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John Simkin

Morality and Income Tax

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In the absence of the forum this week my students came up with the following questions they would like members to consider:

"Is it morally right for top wage owners to pay more than a 40% rate of income-tax?"

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In the absence of the forum this week my students came up with the following questions they would like members to consider:

"Is it morally right for top wage owners to pay more than a 40% rate of income-tax?"

Well, being a Bible-believing evangelical Christian, I believe it is one's duty to not live lavishly and to give whatever one can afford to the poor. Whether it is acceptable for the state to force people to do this is another matter. Forcing people to be 'moral' is not actual morality, is it?

Although morality should (and does) permeate everything we do, taxation in a secular state is not something that all groups will agree upon. Even within a reasonably homogenous group of people with similar belief systems there would be disagreements as to how much we should give (c.f. the minimum tithe of 10% in the Old Testament compared to the almost 30% effective tax due to 'special' tithes)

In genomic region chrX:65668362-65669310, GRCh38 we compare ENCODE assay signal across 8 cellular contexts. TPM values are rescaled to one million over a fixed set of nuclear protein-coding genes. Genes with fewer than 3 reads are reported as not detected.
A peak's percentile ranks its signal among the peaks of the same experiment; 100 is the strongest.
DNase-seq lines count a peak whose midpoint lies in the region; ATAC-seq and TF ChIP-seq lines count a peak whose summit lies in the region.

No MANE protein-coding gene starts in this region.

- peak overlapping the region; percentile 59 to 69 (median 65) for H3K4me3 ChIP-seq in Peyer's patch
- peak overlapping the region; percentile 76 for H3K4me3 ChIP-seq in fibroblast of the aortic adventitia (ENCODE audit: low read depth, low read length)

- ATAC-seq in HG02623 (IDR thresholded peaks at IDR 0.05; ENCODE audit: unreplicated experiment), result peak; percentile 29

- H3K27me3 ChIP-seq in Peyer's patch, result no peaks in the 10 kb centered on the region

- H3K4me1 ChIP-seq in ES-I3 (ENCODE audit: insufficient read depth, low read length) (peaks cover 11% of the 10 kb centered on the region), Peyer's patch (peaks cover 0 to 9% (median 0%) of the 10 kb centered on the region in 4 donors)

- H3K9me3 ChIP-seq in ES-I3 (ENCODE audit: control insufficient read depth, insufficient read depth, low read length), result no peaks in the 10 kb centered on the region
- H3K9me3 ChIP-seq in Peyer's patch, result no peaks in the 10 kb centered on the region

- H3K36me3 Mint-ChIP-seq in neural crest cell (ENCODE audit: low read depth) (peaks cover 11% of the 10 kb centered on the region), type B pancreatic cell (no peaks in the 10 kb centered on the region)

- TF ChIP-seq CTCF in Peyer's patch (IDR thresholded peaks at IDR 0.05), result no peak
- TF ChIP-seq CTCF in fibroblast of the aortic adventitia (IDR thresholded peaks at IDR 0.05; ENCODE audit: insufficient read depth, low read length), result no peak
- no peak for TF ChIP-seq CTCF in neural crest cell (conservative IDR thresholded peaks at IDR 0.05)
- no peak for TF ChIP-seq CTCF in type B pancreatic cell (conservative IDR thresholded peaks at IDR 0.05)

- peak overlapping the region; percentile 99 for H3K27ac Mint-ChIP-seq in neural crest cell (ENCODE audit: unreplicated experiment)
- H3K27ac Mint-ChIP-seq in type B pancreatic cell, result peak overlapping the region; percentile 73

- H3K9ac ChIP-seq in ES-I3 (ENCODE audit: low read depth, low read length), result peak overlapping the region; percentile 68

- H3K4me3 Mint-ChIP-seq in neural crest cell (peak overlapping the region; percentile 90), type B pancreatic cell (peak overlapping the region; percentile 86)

:plane Doug

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It is morally wrong for several top wage owners to have a way of not paying very much if any tax at all. I believe in progressive taxation up to a certain percent and that all wage earners should be included. This is a basic principle in a society based on solidarity. I also believe that we who pay should have a saying in how this money should be used...

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In the absence of the forum this week my students came up with the following questions they would like members to consider:

"Is it morally right for top wage owners to pay more than a 40% rate of income-tax?"

I do not understand why the level of taxation should be linked to morality. I also do not understand why the level of 40% has been picked (well I do really, you're in the UK aren't you?). Here in Denmark the top level of tax is 61%. Taxation is determined by three tiers of government, state, regional and local and if the three add up to more than 61% then 61% is the maximum you pay. So here the question would be 'Is it morally acceptable for taxation to be above 61%'.